First UMC Jacksonville Training Mini Methodists


A few years after Stacy Boyer began serving as Director of Education in her home church in the piney woods of East Texas, she realized children that attended on Sunday did not typically attend Wednesday’s afterschool group because they were not interested in being part of the children’s choir rehearsals. In order to reach more children, the staff began brain-storming, knowing that growth would require some new ideas. Notes Stacy, “We decided to expand our Mini-Methodists training program to include games, crafts, and Bible lessons – so, Wednesdays look a lot different now.” Each week church busses and vans head out to gather an average of 150 children from five local schools. Parents bring homeschoolers and children from surrounding areas as well. “Yes, the church fills with the beautiful sound of running feet, smiling faces, and lots of excited chatter,” she adds, noting that one thing has remained consistent throughout the years:
The Children’s Ministry of First United Methodist Church, Jacksonville, seeks to give children the opportunity to grow in their relationship with Christ through study of God’s word, and building relationships with peers and mentors.
Retired coach and church member John Alexander loves his volunteer role: driving the bus. “It is amazing when we start back after a holiday or summer break to see how excited the kids are when we pull up to get them,” he says. “Seeing this program grow from about 20 to 172 before Christmas is awesome. In fact it’s grown so much our members donated the money to get a used school bus and to paint it to say ‘Mini-Methodist Express’!”  Shares Stacy, “For many of the kids this is the only church they experience.  Our goal is for them to leave having heard God’s word and knowing God loves them.”

Other class options change each year depending on the number of kids in the program and particular passions of the volunteers.  Over the years they have included ukulele, recorder, dance, sewing, Ga-Ga ball, inside games, crafts, and more.  Two years ago a volunteer expressed an interest in offering an option emphasizing missions that grew into a hands-on missions project in the church food pantry. Stacy was excited to see that, “The option was so popular we could not accommodate all the children who wanted to participate.  This high interest in helping others inspired us to create more mission-centered options. We now have children sewing book bags for UMCOR and children creating needlework items our staff takes to shut-ins and those in the hospital.”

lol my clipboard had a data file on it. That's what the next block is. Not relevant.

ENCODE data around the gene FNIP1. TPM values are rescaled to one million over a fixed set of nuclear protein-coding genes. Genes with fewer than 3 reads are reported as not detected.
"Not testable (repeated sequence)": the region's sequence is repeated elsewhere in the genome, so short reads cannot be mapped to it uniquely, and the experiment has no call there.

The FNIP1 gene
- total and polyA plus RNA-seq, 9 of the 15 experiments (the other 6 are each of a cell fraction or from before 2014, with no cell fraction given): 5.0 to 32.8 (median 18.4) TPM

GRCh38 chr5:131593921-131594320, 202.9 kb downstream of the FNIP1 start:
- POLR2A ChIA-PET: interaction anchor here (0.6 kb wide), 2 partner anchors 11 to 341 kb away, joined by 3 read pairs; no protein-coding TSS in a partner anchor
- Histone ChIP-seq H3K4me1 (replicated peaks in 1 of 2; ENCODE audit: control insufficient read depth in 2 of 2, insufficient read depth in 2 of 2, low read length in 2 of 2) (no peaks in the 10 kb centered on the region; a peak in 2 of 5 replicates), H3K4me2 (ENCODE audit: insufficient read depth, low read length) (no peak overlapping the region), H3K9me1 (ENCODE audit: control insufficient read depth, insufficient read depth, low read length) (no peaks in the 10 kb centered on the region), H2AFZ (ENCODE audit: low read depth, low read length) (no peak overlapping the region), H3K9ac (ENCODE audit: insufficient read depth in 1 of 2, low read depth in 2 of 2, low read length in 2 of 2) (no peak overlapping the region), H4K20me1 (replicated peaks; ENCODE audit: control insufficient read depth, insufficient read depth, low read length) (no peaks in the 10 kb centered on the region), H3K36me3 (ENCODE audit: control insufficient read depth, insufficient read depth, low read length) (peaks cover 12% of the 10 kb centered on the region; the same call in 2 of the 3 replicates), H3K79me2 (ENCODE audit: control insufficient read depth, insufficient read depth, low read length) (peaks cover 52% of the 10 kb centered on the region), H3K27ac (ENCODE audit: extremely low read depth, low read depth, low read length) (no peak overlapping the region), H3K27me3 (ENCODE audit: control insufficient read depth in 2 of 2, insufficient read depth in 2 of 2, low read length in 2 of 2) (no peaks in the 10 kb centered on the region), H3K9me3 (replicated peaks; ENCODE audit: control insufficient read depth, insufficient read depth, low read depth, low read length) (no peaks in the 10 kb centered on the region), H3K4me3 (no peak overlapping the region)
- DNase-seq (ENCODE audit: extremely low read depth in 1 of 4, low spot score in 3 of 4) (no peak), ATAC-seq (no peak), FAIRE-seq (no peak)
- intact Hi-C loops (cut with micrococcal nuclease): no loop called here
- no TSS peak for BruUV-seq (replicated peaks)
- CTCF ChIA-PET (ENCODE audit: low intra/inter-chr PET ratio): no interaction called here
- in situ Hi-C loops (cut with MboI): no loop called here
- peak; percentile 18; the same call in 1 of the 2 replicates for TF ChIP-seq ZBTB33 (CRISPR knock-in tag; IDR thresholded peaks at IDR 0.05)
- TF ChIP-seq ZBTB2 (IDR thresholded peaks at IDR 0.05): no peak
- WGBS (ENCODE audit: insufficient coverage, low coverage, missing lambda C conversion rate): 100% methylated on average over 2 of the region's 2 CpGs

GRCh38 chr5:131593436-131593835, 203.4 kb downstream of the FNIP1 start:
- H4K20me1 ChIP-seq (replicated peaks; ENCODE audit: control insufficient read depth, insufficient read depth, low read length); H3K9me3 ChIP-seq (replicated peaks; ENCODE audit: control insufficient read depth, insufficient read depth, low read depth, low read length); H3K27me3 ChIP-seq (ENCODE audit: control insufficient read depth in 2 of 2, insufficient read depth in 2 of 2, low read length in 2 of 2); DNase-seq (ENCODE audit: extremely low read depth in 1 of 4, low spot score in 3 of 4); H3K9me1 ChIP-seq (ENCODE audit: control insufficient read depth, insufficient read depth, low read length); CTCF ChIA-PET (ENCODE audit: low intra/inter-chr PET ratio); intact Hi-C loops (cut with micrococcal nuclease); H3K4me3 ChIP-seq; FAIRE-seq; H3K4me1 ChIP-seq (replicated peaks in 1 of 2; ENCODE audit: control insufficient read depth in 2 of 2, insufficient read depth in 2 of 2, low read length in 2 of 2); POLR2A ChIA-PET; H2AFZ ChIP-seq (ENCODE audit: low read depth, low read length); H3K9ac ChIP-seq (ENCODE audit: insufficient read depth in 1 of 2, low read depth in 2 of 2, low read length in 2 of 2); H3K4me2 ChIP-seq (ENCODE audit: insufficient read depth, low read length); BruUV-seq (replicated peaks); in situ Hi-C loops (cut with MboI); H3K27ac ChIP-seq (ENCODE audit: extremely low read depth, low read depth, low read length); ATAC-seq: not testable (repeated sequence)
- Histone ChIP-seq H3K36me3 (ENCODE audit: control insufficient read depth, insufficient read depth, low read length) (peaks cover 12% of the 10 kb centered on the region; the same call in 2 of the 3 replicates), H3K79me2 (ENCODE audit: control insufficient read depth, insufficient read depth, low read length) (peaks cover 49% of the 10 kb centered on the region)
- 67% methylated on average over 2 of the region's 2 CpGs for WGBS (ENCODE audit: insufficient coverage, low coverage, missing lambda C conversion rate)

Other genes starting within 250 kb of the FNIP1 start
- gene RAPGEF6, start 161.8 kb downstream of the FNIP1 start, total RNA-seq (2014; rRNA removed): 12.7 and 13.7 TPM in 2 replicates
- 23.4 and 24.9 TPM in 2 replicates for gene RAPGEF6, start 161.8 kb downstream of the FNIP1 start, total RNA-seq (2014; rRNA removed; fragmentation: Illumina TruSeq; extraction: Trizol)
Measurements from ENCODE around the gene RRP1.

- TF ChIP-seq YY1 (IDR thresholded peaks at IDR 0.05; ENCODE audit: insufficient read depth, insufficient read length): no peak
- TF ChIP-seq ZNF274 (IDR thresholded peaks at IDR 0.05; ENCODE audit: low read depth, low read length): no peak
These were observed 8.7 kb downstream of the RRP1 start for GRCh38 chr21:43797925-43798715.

The Wednesday ministry has experienced exponential growth in the past five years. With more children comes the need for more volunteers with a willingness to be flexible when it comes to the format and schedule.  Adds Stacy, “Each week as parents pick up their children and the church becomes quiet again I acknowledge that we just experienced a miracle and I really mean it.  It’s a miracle we all arrived safely and God provided all we needed to serve so many. I sit in awe at the seed of God’s word planted in their lives. I give thanks for all that springs forth from those seeds.  I imagine our children passing those seeds on to parents… friends… siblings.  God makes possible what we could never accomplish on our own – the Kingdom of God spreading throughout our homes, our community, maybe even our world.”
Children’s Ministry Continues to Grow
Other initiatives helping to grow the children’s ministry include:

  • Children’s church: children have their own sermon lesson and a small music group
  • Blog: serves as a source of information and devotionals for families while providing the acolyte schedule, activity registration forms and lessons for volunteers.
  • Summer fun: First UMC Jacksonville hosts a 4-day mission themed VBS that focuses on the community (working in the park), nation (partnering with organizations needing assistance) and world (children prepared 10,000 meals for Stop Hunger Now). Additionally, they take an average of 70 youngsters to camp, many of whom are provided scholarships by generous members wanting to “Invest in the Young.”
No Advertising Needed: Children Inviting Parents
“If our visiting children have no church home, we work to build a relationship with that family, and have seen new families join the church as a result of this outreach,” Stacy explains. “For example, Terunda Montgomery is a single mother of two who I invited to the program several years ago and she has since joined the church and her daughters attend youth activities and Terunda volunteers in any many ways.” No advertising dollars are needed when the grapevine is at work. Adds Stacy, “The children are asking their friends and their families, which allows us to reach a different demographic, and allows this elementary group to feed into our youth group as they get older.”
Adds John, “We have children from all races and religions coming to learn about Jesus and enjoy learning in a safe environment. Dozens of parents tell us consistently that their children absolutely love coming to our church and that is a blessing in itself.”